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March 21, 2002

1016757204 I have an all day event tomorrow and a drive back to Moncton, so tomorrow's issue will also be late. Like, maybe, out on Saturday (I'd rather take the time and do a quality issue than rush one out the door late Friday night). By Stephen.[Refer]

Observations on Training 2002 The second good article in as many days posted to the ELearningLeaders group, this item is a summary of reactions to the Training 2002 Conference just held in Atlanta. The best buzz, of course, comes from the trade show floor. It appears, from this report at least, that the e-learning industry slump that I have been projecting in previous issues has arrived (this is also showing in the stock price indices (I don't run those here because they're not the sort of thing I cover, but I read them)). The fragmentation of the industry is showing. The big players are moving in. Anyhow, have a read (and like yesterday, you still have to sign up to the group). By pseldes, Elearningleaders, March 20, 2002.[Refer]

Video Games Stimulate Learning This BBC item in today's elearningpost is accompanied by a BBC article from last November headlined "Learning games do not boost results." Perhaps the authors of elearningpost were using cut-and-paste to make a wry comment (I wish they would use their keyboard to make wry comments, but that's another issue). But as any OLDaily reader (and hence, reader of Seymour Papert) knows, the two stories, though they look like they contradict each other, do not. Games like Sim City are designed to be difficult, to challenge the player. But "educational" games are generally designed, as the television ads say, to "make learning easy." It's not surprising that exactly contrary design objectives would have contrary outcomes. (The November item is located at http://news.bbc.co.uk/hi/english/education/newsid_1676000/1676869.stm ) By BBC News, March 18, 2002.[Refer]

Structuring the Unstructured OK, this looks really useful and I'd like to give you the scoop. Here's the skinny from the press release (edited to remove meaningless adjectives): "the new offering expands tagging output... the user control panel allows the definition of different tagging schemes for any type of document stream... discovers multiple relevant entities, facts and events buried within large textual repositories, richly tagged XML files, facilitating data reuse and the manipulation of content with other applications." After a loooong wait to get into the site (I'm still on 28.8) I get a one paragraph description, no pricing, and a Flash "demo" that I'm not willing to run. Information gained? Zero. Now I ask: why do some companies thing that this is an effective marketing strategy? Why even bother putting up the web page? By Anonymous, KMWorld.[Refer]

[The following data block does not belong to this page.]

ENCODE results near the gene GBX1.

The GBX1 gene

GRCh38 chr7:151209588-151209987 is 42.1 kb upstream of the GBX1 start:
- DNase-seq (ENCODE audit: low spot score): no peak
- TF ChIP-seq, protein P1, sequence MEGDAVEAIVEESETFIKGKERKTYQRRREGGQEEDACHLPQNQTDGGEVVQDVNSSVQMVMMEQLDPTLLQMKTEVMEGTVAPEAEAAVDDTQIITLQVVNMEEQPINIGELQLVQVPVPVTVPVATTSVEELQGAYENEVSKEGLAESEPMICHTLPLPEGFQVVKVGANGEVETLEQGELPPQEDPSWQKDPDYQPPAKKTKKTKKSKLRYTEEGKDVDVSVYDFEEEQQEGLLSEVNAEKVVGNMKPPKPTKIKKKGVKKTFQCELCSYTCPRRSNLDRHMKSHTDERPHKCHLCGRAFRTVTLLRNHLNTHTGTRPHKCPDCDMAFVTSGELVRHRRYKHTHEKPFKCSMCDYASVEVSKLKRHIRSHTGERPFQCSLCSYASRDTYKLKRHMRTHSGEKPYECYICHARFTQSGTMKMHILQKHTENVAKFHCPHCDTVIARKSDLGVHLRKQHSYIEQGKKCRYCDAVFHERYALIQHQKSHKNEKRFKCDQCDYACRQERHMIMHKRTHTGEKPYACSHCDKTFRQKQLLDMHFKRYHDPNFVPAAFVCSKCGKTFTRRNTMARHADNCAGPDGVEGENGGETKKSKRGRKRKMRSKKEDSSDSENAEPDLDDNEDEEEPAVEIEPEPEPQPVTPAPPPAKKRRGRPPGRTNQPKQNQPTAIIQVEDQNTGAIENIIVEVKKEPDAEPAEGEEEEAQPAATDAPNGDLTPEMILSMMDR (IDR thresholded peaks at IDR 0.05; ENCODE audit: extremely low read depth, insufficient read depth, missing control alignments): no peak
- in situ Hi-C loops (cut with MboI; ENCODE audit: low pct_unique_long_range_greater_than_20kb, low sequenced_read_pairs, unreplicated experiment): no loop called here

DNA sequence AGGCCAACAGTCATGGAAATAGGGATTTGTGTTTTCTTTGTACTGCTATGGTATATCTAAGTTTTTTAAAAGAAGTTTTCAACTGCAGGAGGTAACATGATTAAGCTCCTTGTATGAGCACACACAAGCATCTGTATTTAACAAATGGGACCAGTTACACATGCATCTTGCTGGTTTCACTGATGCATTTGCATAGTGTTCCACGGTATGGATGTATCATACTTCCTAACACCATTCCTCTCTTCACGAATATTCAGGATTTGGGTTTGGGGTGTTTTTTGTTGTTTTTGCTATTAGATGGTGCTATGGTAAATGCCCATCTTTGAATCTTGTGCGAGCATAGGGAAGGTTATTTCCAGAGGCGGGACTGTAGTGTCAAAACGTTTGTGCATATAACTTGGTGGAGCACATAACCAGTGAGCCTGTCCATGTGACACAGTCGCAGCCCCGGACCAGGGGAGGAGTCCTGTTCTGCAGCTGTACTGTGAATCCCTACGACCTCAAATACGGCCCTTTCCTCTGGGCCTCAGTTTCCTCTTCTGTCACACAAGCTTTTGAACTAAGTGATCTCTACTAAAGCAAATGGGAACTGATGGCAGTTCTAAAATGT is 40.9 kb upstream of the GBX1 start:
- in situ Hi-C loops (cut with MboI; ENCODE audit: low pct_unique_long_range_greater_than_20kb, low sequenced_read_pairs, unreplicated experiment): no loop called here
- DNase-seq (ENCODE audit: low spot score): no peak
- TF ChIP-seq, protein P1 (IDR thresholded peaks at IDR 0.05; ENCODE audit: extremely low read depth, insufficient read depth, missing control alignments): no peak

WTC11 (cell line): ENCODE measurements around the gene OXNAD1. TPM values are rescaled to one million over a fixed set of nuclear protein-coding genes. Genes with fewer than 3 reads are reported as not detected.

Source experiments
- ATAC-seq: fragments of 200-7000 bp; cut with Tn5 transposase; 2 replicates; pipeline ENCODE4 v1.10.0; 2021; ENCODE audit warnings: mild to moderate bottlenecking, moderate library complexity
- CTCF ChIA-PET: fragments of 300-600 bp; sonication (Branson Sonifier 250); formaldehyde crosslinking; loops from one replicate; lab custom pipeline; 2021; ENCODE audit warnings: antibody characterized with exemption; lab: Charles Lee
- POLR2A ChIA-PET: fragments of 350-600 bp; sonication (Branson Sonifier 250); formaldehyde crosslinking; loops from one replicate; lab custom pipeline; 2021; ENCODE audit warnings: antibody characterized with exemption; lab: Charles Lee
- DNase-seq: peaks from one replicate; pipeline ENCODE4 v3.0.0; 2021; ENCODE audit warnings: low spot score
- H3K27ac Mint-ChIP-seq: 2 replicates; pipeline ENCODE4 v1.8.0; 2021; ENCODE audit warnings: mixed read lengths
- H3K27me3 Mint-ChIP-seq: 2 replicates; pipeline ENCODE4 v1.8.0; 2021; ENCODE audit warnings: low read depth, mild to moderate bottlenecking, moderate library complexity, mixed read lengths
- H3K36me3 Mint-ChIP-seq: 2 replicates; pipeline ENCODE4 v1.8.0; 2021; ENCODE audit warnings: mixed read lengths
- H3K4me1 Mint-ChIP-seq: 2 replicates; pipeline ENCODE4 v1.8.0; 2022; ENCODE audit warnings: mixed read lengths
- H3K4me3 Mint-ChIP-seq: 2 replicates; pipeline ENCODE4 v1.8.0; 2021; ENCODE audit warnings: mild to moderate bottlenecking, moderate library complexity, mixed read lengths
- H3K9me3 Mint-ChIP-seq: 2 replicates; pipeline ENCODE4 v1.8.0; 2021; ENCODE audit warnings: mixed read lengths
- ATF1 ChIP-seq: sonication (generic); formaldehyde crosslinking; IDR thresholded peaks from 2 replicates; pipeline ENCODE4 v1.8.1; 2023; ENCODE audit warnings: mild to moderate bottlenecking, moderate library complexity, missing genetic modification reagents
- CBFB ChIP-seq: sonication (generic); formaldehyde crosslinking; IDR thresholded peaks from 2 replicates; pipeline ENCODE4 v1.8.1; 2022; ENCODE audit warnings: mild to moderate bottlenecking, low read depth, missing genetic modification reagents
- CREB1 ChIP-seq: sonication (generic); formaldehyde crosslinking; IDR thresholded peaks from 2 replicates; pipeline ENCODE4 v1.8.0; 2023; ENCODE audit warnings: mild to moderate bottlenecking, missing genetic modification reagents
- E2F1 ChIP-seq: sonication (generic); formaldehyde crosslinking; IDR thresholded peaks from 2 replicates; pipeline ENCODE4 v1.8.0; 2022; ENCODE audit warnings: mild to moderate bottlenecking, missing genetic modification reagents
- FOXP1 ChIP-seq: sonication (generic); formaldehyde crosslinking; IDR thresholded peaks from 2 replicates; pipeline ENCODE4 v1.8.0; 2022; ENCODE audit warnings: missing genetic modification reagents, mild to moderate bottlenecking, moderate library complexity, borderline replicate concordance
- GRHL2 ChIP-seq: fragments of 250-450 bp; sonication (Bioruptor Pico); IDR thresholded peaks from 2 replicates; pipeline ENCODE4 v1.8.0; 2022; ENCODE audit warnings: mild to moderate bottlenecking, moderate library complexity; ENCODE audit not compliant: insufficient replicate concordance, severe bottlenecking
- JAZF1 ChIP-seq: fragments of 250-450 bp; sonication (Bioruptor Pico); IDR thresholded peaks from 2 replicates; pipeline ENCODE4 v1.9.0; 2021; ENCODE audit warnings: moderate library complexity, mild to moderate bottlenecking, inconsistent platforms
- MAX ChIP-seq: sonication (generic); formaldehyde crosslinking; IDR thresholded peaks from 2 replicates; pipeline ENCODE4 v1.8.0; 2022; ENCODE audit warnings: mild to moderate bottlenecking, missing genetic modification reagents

Safety Fears Limit Online Learning Well, think this through. Would you keep students home from school because they might meet strangers on the street, catch a virus, hear foul language, or otherwise encounter some form of danger? Of course not (though you would try to ensure a safer neighbourhood). Similar dangers exist on the internet, of course, and these are being used as a reason to keep children off the computer. But. Maybe it's not about fears. "For many children it is their enthusiasm for online communication - which for them included rapid, unmoderated interchanges, swearing, sending personal photos and e-mail address - which first motivates them to gain the ICT skills which transfer to more 'approved' activities," said Professor Livingstone. "Banning the former inhibits the latter." By Anonymous, BBC News, March 21, 2002.[Refer]

Finnish Virtual University Launched in English "just hours ago", unilingual readers such myself can now browse through "information about the on-line services offered by the Finnish Virtual University and by all the universities in Finland, specifically, on-line courses and support services that are available to students and instructors." By various authors, March 21, 2002.[Refer]

An Online Producer's Open Letter to Michael Kinsley For those of you who were at my seminar in Fredericton yesterday, this is the sort of thing (in part) that I'm talking about. During the seminar, I said that we need to stop thinking about online courses as publications and start looking at them as communication. What does that mean? Well, like this: "Web-based publications, from your competitor Salon.com to The New York Times Magazine, capitalize on this tendency in the simplest of ways: breaking up articles onto multiple, cross-linked pages. More sophisticated methods of engaging Web users include one you mentioned: having a journalist keep a kind of professional journal that elicits the story as it's reported, in small chunks day-by-day, or your nifty trick of using the 'voice of e-mail.'" By By Dorian Benkoil , Poynter.Org, March 19, 2002`.[Refer]

A World of Opportunity Power Point Slides from my presentation yesterday. A bit sketchy, as slides usually are; at some point I will follow up with an article. In a nutshell: creators of online learning should move away from the centralized 'publishing' model of the internet and embrace the distributed 'communications' model. By Stephen Downes, March 21, 2002.[Refer]


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